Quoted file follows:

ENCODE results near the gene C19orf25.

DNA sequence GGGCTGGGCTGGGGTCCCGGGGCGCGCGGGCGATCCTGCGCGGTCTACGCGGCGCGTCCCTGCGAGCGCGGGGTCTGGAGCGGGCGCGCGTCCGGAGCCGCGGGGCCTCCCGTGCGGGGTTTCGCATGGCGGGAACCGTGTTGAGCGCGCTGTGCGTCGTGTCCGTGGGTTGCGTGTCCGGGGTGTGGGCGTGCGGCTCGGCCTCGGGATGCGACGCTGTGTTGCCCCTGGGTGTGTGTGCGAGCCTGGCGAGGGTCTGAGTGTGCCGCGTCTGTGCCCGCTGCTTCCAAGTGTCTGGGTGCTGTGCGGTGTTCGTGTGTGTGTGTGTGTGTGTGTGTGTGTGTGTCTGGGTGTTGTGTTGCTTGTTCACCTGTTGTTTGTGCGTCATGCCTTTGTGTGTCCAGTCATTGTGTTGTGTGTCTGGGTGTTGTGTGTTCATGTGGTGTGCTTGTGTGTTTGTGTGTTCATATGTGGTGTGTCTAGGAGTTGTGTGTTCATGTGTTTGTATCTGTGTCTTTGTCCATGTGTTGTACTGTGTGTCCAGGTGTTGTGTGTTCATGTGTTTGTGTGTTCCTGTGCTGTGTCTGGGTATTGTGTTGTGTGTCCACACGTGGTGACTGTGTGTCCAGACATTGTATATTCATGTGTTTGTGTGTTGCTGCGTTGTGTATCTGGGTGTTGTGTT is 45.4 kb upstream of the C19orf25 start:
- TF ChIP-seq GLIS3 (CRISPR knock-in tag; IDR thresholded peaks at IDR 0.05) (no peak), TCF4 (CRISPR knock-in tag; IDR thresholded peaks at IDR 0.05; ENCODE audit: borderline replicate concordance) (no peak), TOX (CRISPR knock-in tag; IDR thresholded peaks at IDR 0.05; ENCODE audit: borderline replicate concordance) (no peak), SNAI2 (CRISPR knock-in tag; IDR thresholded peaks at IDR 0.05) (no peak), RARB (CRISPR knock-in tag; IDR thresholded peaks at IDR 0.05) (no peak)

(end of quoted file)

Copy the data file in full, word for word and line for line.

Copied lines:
ENCODE results near the gene C19orf25.

DNA sequence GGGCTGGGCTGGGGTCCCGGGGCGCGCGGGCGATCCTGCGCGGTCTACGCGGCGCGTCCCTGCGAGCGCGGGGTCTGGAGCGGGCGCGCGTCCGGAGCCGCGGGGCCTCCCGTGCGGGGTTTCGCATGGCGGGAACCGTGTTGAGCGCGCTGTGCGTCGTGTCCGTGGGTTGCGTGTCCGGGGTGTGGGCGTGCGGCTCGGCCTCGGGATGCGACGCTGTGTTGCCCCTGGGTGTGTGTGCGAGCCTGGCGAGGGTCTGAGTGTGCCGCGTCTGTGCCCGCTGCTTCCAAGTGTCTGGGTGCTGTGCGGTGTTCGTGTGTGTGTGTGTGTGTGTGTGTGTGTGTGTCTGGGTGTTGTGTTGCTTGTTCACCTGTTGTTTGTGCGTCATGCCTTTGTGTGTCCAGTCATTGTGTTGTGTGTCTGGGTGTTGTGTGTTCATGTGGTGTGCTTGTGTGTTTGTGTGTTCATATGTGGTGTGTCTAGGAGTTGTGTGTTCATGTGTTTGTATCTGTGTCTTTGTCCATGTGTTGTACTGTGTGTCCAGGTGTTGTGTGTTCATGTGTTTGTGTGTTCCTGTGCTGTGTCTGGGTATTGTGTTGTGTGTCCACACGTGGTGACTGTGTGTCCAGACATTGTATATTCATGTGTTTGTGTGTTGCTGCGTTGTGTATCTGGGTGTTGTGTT is 45.4 kb upstream of the C19orf25 start:
- TF ChIP-seq GLIS3 (CRISPR knock-in tag; IDR thresholded peaks at IDR 0.05) (no peak), TCF4 (CRISPR knock-in tag; IDR thresholded peaks at IDR 0.05; ENCODE audit: borderline replicate concordance) (no peak), TOX (CRISPR knock-in tag; IDR thresholded peaks at IDR 0.05; ENCODE audit: borderline replicate concordance) (no peak), SNAI2 (CRISPR knock-in tag; IDR thresholded peaks at IDR 0.05) (no peak), RARB (CRISPR knock-in tag; IDR thresholded peaks at IDR 0.05) (no peak)